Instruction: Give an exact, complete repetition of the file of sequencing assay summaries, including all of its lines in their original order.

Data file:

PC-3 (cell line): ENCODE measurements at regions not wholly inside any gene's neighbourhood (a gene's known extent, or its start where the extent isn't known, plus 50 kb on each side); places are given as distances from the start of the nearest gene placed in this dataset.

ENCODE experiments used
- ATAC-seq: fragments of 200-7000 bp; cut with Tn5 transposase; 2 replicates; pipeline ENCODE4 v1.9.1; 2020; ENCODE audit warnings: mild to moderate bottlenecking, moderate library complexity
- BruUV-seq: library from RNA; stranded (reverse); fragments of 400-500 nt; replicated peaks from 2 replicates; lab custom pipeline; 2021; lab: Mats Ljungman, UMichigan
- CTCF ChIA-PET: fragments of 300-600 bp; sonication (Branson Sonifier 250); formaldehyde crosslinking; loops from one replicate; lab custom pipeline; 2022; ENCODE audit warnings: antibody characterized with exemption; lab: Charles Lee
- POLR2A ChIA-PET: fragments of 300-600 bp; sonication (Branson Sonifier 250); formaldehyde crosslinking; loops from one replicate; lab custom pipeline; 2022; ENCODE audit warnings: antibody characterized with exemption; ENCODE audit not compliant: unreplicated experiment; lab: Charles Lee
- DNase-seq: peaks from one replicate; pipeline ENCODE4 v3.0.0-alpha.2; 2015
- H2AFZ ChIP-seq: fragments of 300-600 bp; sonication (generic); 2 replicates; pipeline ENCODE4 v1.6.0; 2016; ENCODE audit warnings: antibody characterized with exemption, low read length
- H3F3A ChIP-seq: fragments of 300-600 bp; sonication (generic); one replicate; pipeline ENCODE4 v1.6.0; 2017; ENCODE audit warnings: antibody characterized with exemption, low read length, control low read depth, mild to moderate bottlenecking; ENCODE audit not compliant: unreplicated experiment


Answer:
PC-3 (cell line): ENCODE measurements at regions not wholly inside any gene's neighbourhood (a gene's known extent, or its start where the extent isn't known, plus 50 kb on each side); places are given as distances from the start of the nearest gene placed in this dataset.

ENCODE experiments used
- ATAC-seq: fragments of 200-7000 bp; cut with Tn5 transposase; 2 replicates; pipeline ENCODE4 v1.9.1; 2020; ENCODE audit warnings: mild to moderate bottlenecking, moderate library complexity
- BruUV-seq: library from RNA; stranded (reverse); fragments of 400-500 nt; replicated peaks from 2 replicates; lab custom pipeline; 2021; lab: Mats Ljungman, UMichigan
- CTCF ChIA-PET: fragments of 300-600 bp; sonication (Branson Sonifier 250); formaldehyde crosslinking; loops from one replicate; lab custom pipeline; 2022; ENCODE audit warnings: antibody characterized with exemption; lab: Charles Lee
- POLR2A ChIA-PET: fragments of 300-600 bp; sonication (Branson Sonifier 250); formaldehyde crosslinking; loops from one replicate; lab custom pipeline; 2022; ENCODE audit warnings: antibody characterized with exemption; ENCODE audit not compliant: unreplicated experiment; lab: Charles Lee
- DNase-seq: peaks from one replicate; pipeline ENCODE4 v3.0.0-alpha.2; 2015
- H2AFZ ChIP-seq: fragments of 300-600 bp; sonication (generic); 2 replicates; pipeline ENCODE4 v1.6.0; 2016; ENCODE audit warnings: antibody characterized with exemption, low read length
- H3F3A ChIP-seq: fragments of 300-600 bp; sonication (generic); one replicate; pipeline ENCODE4 v1.6.0; 2017; ENCODE audit warnings: antibody characterized with exemption, low read length, control low read depth, mild to moderate bottlenecking; ENCODE audit not compliant: unreplicated experiment